As an embodiment, the following relationship (6) is satisfied:
Δm′1+Δm′2+Δm′3<0  (6).

As an embodiment, assuming that

in the first optical system, a change of a position of a main-scanning beam waist caused by power variation of a refractive portion, when a temperature increases by 1° C., is represented by Δm1, and a change of a position of the main-scanning beam waist caused by power variation of a diffractive portion, when a temperature increases by 1° C., is represented by Δm2,

    • in the second optical system, a change of a position of a main-scanning beam waist caused by power variation, when a temperature increases by 1° C., is represented by Δm3,
    • a change of a distance between one of the light sources and a main scanning front principal point, when a temperature increases by 1° C., is represented by Δd1,
    • a focal length of the first optical system in the main scanning direction is represented by f1, and
    • a focal length of the second optical system in the main scanning direction is represented by f2, then
    • the following relationship (7) is satisfied:
      Δm1+Δm2+Δm3−Δd1×(f2/f1)2 <Wm/40  (7).

As an embodiment, assuming that

    • in the first optical system, a change of a position of a sub-scanning beam waist caused by power variation of a refractive portion, when a wavelength of one of the light sources increases by 1 nm, is represented by Δs′1, and a change of a position of the sub-scanning beam waist caused by power variation of a diffractive portion, when a wavelength of one of the light sources increases by 1 nm, is represented by Δs′2,
    • in the second optical system, a change of a position of a main-scanning beam waist caused by power variation, when a wavelength of one of the light sources increases by 1 nm, is represented by Δs′3, and
    • a depth of a diameter of the main scanning beam on the scanning surface is represented by Wm,
    • the following relationship (8) is satisfied:
      s′1+Δs′2+Δs′3|<Ws/2  (8).

As an embodiment, the following relationship (9) is satisfied:
Δs′1+Δs′2+Δs′3<0  (9).

As an embodiment, assuming that

in the first optical system, a change of a position of the sub-scanning beam waist caused by power variation of a refractive portion, when a temperature increases by 1° C., is represented by Δs1, and a change of a position of the sub-scanning beam waist caused by power variation of a diffractive portion, when a temperature increases by 1° C., is represented by Δs2,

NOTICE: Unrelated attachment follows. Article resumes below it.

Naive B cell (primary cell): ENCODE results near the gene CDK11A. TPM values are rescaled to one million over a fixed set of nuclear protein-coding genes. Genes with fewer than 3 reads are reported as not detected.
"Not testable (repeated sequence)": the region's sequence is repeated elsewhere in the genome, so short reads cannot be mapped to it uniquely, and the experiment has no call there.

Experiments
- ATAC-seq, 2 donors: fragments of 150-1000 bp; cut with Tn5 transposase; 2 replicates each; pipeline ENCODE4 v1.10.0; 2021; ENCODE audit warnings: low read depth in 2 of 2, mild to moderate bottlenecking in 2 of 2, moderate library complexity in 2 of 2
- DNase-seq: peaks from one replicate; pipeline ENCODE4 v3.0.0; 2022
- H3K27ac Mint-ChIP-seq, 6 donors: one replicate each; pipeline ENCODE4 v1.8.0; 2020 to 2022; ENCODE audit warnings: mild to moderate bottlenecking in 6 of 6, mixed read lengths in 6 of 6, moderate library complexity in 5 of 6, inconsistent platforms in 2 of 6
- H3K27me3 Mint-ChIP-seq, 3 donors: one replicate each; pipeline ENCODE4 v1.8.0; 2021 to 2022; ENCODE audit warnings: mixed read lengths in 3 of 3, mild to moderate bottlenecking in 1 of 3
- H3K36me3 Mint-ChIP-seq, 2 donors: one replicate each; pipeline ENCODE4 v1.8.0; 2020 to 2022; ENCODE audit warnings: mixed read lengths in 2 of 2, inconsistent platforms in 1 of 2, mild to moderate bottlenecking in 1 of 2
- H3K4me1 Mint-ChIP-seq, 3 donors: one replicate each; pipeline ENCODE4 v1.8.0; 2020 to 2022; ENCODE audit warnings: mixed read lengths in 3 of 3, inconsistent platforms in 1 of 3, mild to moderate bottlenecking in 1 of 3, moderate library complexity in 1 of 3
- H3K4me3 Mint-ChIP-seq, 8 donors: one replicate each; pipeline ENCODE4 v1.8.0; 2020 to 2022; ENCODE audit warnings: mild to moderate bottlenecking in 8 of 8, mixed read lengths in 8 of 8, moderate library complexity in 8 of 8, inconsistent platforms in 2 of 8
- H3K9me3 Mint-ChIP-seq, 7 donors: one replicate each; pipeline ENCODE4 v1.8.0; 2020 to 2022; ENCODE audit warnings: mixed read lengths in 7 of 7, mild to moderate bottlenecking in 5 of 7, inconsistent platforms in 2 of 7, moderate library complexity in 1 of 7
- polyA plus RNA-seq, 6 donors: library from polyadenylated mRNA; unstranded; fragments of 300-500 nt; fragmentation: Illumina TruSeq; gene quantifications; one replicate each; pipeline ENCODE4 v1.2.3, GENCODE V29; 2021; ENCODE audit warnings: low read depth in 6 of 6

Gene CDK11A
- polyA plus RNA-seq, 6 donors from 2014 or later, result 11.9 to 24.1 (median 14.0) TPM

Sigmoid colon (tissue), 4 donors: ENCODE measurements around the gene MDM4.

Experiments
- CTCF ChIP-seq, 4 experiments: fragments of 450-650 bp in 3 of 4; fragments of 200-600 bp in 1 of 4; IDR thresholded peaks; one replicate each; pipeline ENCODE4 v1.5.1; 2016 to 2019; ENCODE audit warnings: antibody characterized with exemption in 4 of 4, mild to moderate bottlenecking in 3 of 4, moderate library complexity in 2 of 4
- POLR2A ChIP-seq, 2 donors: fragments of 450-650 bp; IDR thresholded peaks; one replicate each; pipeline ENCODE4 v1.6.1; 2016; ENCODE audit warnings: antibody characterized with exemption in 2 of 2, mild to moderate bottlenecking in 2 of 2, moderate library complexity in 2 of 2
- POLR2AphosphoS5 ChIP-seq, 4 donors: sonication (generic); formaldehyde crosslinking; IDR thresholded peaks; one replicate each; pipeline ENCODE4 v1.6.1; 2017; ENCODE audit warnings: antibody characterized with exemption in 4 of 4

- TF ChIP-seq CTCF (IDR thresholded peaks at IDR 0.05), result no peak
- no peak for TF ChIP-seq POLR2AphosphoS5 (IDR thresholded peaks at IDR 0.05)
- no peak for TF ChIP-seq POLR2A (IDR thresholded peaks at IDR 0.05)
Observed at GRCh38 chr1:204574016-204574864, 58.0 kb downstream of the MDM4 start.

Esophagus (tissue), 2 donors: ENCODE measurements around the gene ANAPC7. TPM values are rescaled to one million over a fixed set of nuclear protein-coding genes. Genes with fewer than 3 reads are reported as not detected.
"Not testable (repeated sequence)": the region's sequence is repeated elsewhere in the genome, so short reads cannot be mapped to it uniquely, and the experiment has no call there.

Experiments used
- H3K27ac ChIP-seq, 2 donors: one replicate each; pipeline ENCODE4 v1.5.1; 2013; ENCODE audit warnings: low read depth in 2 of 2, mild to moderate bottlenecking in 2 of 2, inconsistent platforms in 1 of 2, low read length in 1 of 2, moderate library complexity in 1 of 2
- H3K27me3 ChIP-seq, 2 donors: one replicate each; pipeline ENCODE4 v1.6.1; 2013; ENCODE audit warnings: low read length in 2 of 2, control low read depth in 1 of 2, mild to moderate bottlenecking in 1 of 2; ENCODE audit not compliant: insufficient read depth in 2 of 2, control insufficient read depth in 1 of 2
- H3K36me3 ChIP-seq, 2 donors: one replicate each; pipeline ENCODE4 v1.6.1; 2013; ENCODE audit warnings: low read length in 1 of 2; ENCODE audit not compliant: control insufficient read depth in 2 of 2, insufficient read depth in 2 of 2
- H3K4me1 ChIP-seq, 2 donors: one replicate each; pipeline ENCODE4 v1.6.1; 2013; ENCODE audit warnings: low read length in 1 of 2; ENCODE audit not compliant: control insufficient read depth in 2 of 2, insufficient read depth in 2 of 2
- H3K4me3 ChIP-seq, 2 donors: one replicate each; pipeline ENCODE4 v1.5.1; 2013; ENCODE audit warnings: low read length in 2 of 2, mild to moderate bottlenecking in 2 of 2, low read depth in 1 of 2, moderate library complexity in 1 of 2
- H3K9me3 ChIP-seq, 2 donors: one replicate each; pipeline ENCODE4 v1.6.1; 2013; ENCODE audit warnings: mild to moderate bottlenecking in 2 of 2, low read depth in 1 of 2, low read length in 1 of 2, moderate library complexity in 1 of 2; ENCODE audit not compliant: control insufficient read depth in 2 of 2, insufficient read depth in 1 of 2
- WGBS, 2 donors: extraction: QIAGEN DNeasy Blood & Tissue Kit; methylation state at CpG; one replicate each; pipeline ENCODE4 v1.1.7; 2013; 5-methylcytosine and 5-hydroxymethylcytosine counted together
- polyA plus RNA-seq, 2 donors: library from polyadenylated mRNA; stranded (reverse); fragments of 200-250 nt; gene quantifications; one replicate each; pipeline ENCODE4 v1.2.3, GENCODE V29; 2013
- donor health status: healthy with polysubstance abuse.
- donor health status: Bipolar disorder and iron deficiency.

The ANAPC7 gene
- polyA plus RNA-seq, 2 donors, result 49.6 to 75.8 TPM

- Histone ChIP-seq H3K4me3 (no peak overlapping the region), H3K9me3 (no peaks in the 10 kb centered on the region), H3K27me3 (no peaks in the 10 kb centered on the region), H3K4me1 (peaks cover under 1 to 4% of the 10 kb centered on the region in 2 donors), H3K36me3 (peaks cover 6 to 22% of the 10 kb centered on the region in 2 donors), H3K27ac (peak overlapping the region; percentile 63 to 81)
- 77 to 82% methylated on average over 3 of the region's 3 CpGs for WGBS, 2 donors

• in the second optical system, a change of a position of a sub-scanning beam waist caused by power variation, when a temperature increases by 1° C., is represented by Δs3,
    • a change of a distance between one of the light sources and a sub scanning front principal point, when a temperature increases by 1° C., is represented by Δd1,
    • a magnification of the first optical system in the sub scanning direction is represented by β1, and
    • a magnification of the second optical system in the sub scanning direction is represented by β2, then
    • the following relationship (10) is satisfied:
      Δs1+Δs2+Δs3−Δd1×(β1×β2)2 <Ws/40  (10).

As an embodiment, the first optical system includes at least one resin lens having a diffracting surface.

As an embodiment, a diameter of one of the light beams in the main scanning direction is greater than a diameter of one of the light beams in the sub scanning direction.

As an embodiment, the first optical system includes at least one resin lens having a diffracting surface.

According to a third aspect of the present invention there is provided an image forming apparatus, comprising:

a multi-beam optical scanning device,

wherein

the multi-beam optical scanning device includes

    • a plurality of light sources;
    • a deflection unit configured to deflect a plurality of light beams from the light sources;
    • a first optical system configured to guide the light beams from the light sources to the deflection unit; and
    • a second optical system configured to guide the light beams deflected by the deflection unit to a scanning surface,
    • wherein
    • the first optical system includes
      • a first lens that couples the light beams from the light sources, and